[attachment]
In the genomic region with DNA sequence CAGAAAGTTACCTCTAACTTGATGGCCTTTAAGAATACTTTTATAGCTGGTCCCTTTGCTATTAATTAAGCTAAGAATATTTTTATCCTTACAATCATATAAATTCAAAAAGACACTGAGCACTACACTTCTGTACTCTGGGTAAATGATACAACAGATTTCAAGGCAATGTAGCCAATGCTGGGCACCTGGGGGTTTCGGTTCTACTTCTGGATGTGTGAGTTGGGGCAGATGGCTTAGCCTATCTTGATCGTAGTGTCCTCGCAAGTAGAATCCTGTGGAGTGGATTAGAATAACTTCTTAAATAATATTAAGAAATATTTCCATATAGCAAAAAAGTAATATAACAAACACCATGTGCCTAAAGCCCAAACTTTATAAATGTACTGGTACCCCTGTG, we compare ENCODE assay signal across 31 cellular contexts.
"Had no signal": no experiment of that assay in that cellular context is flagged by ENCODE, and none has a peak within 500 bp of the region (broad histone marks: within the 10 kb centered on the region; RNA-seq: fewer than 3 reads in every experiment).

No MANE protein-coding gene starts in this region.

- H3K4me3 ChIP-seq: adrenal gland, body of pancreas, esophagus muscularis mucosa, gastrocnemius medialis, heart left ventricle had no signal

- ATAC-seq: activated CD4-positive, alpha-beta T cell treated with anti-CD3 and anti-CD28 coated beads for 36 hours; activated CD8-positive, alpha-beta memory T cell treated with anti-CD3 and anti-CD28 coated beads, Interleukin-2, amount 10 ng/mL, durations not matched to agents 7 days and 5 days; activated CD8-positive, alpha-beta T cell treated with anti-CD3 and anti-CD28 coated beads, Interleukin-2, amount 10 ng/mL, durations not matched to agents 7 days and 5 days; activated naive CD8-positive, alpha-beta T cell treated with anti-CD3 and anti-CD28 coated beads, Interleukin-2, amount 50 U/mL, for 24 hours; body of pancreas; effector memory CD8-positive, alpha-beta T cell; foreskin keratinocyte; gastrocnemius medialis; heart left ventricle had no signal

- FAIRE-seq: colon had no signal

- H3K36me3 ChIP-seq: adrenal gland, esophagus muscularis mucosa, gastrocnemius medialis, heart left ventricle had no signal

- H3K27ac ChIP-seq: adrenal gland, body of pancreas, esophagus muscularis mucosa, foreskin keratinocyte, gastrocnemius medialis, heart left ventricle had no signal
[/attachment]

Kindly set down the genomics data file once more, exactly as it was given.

In the genomic region with DNA sequence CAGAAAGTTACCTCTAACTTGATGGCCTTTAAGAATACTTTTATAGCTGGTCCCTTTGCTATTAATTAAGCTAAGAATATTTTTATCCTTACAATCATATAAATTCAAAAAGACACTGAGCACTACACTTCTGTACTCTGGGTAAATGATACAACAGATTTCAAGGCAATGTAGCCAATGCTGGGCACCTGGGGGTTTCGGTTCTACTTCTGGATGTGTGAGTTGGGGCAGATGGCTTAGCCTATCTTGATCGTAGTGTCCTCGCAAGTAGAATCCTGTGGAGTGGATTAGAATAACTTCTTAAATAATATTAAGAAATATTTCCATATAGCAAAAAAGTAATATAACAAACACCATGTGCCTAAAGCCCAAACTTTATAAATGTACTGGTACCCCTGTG, we compare ENCODE assay signal across 31 cellular contexts.
"Had no signal": no experiment of that assay in that cellular context is flagged by ENCODE, and none has a peak within 500 bp of the region (broad histone marks: within the 10 kb centered on the region; RNA-seq: fewer than 3 reads in every experiment).

No MANE protein-coding gene starts in this region.

- H3K4me3 ChIP-seq: adrenal gland, body of pancreas, esophagus muscularis mucosa, gastrocnemius medialis, heart left ventricle had no signal

- ATAC-seq: activated CD4-positive, alpha-beta T cell treated with anti-CD3 and anti-CD28 coated beads for 36 hours; activated CD8-positive, alpha-beta memory T cell treated with anti-CD3 and anti-CD28 coated beads, Interleukin-2, amount 10 ng/mL, durations not matched to agents 7 days and 5 days; activated CD8-positive, alpha-beta T cell treated with anti-CD3 and anti-CD28 coated beads, Interleukin-2, amount 10 ng/mL, durations not matched to agents 7 days and 5 days; activated naive CD8-positive, alpha-beta T cell treated with anti-CD3 and anti-CD28 coated beads, Interleukin-2, amount 50 U/mL, for 24 hours; body of pancreas; effector memory CD8-positive, alpha-beta T cell; foreskin keratinocyte; gastrocnemius medialis; heart left ventricle had no signal

- FAIRE-seq: colon had no signal

- H3K36me3 ChIP-seq: adrenal gland, esophagus muscularis mucosa, gastrocnemius medialis, heart left ventricle had no signal

- H3K27ac ChIP-seq: adrenal gland, body of pancreas, esophagus muscularis mucosa, foreskin keratinocyte, gastrocnemius medialis, heart left ventricle had no signal